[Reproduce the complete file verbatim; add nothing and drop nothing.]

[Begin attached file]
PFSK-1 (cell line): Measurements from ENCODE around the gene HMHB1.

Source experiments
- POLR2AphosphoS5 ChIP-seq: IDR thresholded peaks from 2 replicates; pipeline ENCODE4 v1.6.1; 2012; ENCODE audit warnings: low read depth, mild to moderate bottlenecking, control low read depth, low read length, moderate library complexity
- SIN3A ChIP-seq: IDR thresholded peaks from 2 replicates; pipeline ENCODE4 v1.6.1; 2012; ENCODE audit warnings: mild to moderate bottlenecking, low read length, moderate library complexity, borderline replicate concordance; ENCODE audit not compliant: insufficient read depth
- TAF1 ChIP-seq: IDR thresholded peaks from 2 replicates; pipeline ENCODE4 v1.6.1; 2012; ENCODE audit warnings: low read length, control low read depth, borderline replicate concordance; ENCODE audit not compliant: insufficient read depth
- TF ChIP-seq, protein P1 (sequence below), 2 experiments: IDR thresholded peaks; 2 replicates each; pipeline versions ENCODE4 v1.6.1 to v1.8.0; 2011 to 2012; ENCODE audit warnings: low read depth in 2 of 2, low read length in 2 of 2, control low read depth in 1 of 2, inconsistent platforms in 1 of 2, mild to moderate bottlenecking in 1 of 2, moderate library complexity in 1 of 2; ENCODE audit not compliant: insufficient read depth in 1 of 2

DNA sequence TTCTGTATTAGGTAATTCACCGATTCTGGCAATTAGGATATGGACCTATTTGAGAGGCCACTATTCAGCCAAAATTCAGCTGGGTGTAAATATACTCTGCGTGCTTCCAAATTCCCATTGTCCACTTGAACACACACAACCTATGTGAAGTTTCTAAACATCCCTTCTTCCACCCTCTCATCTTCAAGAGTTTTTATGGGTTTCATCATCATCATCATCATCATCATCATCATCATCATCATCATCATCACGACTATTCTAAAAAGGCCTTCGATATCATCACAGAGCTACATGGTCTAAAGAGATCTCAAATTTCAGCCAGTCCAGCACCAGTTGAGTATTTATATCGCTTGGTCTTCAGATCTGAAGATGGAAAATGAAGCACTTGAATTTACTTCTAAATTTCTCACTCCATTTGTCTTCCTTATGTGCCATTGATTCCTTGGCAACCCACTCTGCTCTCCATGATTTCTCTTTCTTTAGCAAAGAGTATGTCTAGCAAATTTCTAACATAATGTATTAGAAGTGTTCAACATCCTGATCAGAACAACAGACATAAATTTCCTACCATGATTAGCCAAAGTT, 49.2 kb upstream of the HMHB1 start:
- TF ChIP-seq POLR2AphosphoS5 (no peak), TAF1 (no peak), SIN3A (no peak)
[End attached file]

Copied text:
PFSK-1 (cell line): Measurements from ENCODE around the gene HMHB1.

Source experiments
- POLR2AphosphoS5 ChIP-seq: IDR thresholded peaks from 2 replicates; pipeline ENCODE4 v1.6.1; 2012; ENCODE audit warnings: low read depth, mild to moderate bottlenecking, control low read depth, low read length, moderate library complexity
- SIN3A ChIP-seq: IDR thresholded peaks from 2 replicates; pipeline ENCODE4 v1.6.1; 2012; ENCODE audit warnings: mild to moderate bottlenecking, low read length, moderate library complexity, borderline replicate concordance; ENCODE audit not compliant: insufficient read depth
- TAF1 ChIP-seq: IDR thresholded peaks from 2 replicates; pipeline ENCODE4 v1.6.1; 2012; ENCODE audit warnings: low read length, control low read depth, borderline replicate concordance; ENCODE audit not compliant: insufficient read depth
- TF ChIP-seq, protein P1 (sequence below), 2 experiments: IDR thresholded peaks; 2 replicates each; pipeline versions ENCODE4 v1.6.1 to v1.8.0; 2011 to 2012; ENCODE audit warnings: low read depth in 2 of 2, low read length in 2 of 2, control low read depth in 1 of 2, inconsistent platforms in 1 of 2, mild to moderate bottlenecking in 1 of 2, moderate library complexity in 1 of 2; ENCODE audit not compliant: insufficient read depth in 1 of 2

DNA sequence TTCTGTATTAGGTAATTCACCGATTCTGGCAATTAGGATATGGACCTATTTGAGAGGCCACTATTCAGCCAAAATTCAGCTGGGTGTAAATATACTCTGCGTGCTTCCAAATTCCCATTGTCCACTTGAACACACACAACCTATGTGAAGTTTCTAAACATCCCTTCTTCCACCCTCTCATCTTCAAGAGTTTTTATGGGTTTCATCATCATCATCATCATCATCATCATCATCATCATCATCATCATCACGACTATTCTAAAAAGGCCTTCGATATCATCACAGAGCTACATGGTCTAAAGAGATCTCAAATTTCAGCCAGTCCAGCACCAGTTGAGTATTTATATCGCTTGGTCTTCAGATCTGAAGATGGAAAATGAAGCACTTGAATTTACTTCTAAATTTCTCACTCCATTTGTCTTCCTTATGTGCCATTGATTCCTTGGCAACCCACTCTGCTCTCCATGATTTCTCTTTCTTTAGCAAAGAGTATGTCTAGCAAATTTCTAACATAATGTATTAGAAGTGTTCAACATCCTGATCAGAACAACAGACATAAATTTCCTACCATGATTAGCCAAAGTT, 49.2 kb upstream of the HMHB1 start:
- TF ChIP-seq POLR2AphosphoS5 (no peak), TAF1 (no peak), SIN3A (no peak)